Adventure Time: Pirates of the Enchiridion: Mini Review

Adventure Time 

Released in 2018 and published by Outright Games, this game had all the potential in the world. Adventure Time is one of those cartoons that make for fantastic video games because of how expansive the world and characters are. 

Sadly, this game was bogged down by poor performance, so much so that I couldn’t complete it even if I wanted to. 

Adventure Time 

Released in 2018 and published by Outright Games, this game had all the potential in the world. Adventure Time is one of those cartoons that make for fantastic video games because of how expansive the world and characters are. 

Sadly, this game was bogged down by poor performance, so much so that I couldn’t complete it even if I wanted to. 

I have some nice things to say 

I love the idea of an Adventure Time game with a party system and turn-based combat. I wanted to try this game for those elements in the first place. Traveling around, speaking with characters I know and love, and leveling them up has been amazing. 

I also like the voice acting and sound design. Everything sounds like it fell right out of the tv show! Each of the different areas I got to see was crafted with the characters you can have in your party in mind. 

Due to poor performance that is the last of the nice things I have to say about this game. 

I have some not so nice things to say 

The performance issues were completely out of control during my whole time playing the game. I was playing it on a PlayStation 4 first, and when I noticed the game was running poorly, I installed it directly on my PlayStation 5. 

The lag of the game and the choppy gameplay. Especially when walking around in the overworld made it impossible for me to get through this game at all. Minor bugs here and there were fine because I love Adventure Time. Sadly the game was making me feel sick to play. 

I couldn’t push on with this game 

After getting a headache or two and generally not feeling good throughout the time I had with the game, I had to put it down. Normally poor performance doesn’t affect me as much, but it was not something I could look past with his game. 

Go Home Dinosaurs: Mini-Review: A fun tower defense game, mostly.

Go Home Dinosaurs is a fun tower defense game released on Steam in 2013. The premise is straightforward. You have to defend your barbeque from dinosaurs using a variety of traps that each have a different shape.

The gimmick for this tower defense game is the puzzle pieces. Each trap can only fit in a certain area, like Tetris: Not every trap will be usable on every map.

Not for veterans of tower defense games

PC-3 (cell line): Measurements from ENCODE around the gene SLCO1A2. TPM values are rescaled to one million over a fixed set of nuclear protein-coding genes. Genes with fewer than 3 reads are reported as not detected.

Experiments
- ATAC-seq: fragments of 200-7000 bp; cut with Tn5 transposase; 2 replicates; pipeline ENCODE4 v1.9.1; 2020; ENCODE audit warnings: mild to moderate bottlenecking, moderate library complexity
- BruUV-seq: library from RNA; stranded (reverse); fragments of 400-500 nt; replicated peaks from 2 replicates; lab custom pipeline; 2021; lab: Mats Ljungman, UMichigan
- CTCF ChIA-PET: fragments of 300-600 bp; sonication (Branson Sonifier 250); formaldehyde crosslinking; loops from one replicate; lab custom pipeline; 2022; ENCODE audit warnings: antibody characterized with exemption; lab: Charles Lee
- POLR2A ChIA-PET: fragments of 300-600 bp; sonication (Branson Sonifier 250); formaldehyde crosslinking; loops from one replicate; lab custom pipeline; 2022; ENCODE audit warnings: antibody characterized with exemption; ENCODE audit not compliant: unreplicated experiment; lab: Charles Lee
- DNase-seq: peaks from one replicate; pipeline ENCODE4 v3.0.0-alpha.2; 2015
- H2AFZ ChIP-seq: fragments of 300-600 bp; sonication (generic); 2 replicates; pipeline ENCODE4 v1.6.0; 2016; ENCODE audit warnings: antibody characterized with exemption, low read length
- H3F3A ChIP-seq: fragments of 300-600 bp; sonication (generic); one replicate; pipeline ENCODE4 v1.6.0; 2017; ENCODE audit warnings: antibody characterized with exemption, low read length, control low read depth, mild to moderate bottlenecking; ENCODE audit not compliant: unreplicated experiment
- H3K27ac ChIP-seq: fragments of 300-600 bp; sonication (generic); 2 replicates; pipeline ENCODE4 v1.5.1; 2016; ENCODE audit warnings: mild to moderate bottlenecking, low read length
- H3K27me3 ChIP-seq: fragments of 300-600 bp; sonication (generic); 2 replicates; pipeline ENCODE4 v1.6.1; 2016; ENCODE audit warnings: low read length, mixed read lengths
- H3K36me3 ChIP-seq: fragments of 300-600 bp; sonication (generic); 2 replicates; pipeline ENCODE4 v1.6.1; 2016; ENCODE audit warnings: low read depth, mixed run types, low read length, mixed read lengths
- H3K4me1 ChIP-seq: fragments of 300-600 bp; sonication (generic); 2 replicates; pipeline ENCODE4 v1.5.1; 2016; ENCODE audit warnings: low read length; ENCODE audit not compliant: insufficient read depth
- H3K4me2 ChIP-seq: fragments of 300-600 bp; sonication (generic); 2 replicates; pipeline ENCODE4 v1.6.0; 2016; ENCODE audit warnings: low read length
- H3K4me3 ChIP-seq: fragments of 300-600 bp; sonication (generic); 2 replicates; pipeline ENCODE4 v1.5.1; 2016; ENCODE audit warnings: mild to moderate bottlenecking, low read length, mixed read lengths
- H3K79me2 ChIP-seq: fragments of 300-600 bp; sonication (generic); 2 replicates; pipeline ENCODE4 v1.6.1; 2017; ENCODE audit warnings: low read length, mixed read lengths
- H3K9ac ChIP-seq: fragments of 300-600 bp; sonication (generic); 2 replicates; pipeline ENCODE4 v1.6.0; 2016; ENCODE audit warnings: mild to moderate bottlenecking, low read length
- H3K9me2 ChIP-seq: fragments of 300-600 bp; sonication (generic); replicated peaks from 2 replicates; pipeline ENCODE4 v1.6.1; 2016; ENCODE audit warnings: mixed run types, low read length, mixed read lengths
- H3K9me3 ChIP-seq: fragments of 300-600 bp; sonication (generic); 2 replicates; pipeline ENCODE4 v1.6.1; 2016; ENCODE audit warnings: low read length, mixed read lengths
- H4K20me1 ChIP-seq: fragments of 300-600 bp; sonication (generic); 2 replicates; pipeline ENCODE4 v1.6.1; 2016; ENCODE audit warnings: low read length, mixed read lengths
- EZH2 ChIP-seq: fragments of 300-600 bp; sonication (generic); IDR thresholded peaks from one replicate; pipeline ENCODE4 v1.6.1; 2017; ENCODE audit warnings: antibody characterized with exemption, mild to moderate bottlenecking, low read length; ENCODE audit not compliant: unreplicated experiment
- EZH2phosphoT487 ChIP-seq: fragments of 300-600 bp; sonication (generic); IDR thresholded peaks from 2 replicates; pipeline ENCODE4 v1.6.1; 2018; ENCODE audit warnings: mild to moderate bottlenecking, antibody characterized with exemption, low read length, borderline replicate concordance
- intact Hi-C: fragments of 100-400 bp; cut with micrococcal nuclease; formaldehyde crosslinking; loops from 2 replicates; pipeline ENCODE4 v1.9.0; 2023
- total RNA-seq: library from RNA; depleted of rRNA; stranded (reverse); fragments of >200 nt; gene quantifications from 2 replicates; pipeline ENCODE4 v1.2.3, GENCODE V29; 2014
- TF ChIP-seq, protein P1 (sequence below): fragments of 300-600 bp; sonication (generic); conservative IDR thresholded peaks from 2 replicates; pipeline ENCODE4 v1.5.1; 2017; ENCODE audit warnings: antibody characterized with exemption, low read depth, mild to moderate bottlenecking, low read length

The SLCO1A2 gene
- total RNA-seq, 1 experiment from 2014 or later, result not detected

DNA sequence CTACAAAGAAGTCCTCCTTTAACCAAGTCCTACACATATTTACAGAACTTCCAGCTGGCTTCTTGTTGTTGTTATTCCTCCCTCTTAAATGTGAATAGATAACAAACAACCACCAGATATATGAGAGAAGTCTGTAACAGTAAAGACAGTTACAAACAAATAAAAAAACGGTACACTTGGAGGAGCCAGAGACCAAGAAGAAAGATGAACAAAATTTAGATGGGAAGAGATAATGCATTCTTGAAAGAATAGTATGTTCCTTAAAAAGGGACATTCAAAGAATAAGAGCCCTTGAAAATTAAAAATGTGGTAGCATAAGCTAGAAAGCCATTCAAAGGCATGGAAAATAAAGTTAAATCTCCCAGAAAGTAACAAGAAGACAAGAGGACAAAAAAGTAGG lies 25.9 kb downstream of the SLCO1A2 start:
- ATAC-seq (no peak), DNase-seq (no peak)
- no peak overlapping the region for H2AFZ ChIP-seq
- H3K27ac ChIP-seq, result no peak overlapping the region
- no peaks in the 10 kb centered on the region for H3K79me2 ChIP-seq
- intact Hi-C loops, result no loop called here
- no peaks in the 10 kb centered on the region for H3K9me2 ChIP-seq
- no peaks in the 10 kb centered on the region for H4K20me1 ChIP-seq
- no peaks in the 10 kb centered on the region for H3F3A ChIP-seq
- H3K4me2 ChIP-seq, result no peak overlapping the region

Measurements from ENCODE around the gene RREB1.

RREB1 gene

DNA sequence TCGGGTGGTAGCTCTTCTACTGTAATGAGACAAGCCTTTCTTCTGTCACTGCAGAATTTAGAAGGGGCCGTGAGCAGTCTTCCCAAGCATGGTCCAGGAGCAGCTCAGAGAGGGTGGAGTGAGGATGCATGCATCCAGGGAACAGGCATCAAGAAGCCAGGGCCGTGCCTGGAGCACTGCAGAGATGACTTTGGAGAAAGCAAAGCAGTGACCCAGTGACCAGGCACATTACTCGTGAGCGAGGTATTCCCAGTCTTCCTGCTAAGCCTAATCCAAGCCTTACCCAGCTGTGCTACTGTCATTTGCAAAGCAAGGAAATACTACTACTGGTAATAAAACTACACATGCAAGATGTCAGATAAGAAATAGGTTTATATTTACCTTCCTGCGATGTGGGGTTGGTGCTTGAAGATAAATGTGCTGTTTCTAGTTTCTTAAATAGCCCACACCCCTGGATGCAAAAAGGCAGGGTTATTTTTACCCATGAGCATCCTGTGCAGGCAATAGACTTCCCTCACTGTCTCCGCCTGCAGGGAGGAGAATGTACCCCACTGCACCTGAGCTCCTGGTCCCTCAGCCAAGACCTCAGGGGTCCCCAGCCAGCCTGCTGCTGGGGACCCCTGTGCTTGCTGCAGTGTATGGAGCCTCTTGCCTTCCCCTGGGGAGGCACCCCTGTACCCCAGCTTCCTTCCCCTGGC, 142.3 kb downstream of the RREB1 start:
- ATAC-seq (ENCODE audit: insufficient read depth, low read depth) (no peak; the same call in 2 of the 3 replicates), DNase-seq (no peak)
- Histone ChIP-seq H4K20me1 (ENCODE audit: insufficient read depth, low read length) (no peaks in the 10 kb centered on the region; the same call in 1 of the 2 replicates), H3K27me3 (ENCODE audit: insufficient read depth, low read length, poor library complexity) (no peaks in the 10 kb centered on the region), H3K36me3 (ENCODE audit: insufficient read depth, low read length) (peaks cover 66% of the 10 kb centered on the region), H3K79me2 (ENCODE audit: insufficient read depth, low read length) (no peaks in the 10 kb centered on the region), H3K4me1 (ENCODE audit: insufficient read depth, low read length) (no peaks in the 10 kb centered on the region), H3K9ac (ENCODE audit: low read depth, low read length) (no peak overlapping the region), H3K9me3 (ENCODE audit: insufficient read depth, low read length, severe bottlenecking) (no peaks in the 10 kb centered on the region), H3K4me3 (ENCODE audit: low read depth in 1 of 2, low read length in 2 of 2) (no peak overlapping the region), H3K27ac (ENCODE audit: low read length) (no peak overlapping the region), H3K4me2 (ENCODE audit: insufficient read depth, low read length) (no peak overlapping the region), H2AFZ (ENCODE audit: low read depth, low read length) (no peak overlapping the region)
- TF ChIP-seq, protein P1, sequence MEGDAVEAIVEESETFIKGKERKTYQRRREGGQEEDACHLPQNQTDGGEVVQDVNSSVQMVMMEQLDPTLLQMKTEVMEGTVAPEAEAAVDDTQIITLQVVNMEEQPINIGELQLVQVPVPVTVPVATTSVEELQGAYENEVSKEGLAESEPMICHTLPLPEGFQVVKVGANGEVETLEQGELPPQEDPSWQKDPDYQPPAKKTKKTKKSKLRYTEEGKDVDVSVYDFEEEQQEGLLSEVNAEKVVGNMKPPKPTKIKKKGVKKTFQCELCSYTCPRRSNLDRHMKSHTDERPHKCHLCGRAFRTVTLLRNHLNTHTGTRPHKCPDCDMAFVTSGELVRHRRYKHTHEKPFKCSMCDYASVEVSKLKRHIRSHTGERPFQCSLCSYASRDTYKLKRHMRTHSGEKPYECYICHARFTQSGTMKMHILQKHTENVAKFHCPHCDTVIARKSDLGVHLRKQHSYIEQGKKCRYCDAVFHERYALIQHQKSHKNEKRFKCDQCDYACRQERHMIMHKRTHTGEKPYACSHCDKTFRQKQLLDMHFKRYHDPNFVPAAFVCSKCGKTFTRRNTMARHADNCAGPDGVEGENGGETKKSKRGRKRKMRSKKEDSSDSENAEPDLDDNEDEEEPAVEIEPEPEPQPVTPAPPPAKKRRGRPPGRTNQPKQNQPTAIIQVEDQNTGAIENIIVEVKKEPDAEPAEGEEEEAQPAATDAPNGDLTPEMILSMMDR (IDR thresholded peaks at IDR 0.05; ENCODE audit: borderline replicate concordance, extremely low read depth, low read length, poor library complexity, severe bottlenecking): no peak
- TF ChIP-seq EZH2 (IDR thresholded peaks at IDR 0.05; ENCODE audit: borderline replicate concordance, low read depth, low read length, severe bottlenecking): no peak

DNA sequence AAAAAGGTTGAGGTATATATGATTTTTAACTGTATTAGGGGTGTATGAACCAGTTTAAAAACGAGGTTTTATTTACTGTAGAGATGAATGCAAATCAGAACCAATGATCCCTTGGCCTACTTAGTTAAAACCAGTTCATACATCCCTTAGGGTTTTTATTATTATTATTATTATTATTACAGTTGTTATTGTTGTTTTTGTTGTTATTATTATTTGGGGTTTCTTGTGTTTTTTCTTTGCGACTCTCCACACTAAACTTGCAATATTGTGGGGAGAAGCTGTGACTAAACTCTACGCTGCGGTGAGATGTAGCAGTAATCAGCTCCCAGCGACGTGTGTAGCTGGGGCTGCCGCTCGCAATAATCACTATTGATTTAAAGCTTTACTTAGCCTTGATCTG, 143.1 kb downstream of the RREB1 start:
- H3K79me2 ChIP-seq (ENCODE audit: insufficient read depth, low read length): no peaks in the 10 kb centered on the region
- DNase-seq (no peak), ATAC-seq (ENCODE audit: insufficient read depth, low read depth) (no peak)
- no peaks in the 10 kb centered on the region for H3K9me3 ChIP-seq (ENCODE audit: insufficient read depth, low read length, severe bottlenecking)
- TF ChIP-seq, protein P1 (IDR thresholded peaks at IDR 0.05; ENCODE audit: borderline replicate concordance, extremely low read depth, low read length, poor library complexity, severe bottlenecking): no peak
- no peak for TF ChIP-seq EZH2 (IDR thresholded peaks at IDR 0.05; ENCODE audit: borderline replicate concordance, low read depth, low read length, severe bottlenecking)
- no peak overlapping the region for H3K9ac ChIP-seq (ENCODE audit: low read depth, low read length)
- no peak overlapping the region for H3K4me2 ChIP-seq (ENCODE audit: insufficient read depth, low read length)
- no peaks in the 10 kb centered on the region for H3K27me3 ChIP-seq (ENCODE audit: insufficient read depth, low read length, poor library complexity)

Tower defense games are some of my favorites to play. With that in mind, I can’t recommend this game to anyone who has played even a fraction of the tower defense genre. Despite having some complex elements, Go Home Dinosaurs does leave some to be desired. 

Great for newcomers 

Go Home Dinosaurs is a game I would recommend to newcomers! The store is not that complex and could probably be avoided. The traps are straightforward, and the levels are well designed. 

If you have never played a tower defense game, I suggest starting with Go Home Dinosaurs.


Go Home Dinosaurs is a fun tower defense game that lacks depth. Despite having some cool ideas baked into it, I could not stay interested long enough to recommend this game to genre veterans. 

Children and players who are not familiar with the genre will likely have a good time with this game. Go Home Dinosaurs has a fun art style and a simple premise that will make it easy to follow. If you’re looking for a more “advanced” tower defense game, this is not your game.

Go Home Dinosaurs will be receiving a 3/5 for its mini-review because of the lack of depth and the general uselessness of the store. Although I like the puzzle gimmick, it does get old fast. There is some variety in the traps you can use but not enough to justify some of the design details.

Rating: 3 out of 5.

I took screenshots used in this article. Do not use the content in this article for your own purposes.

Glyph Mini-Review: I suck at this game, and I love it!

Glyph is a gorgeous game that I knew I would suck at from the moment I got into the tutorial. Generally, I’m bad at balancing a ball on a stick. I primarily game on the PlayStation 5, and despite Glyph having controller support, I wanted to try it with a keyboard and mouse first. 

I struggle with every aspect of this game, but the physics and art style keeps me coming back for more! Glyph starts slow, but it picks up if you progress further. You can buy Glyph on Steam for $19.99. The price is steep, but if you like puzzle-like games, this could be a lovely addition to your collection.

What a loading screen looks like in Glyph. This screenshot was taken on Steam.

What is Glyph?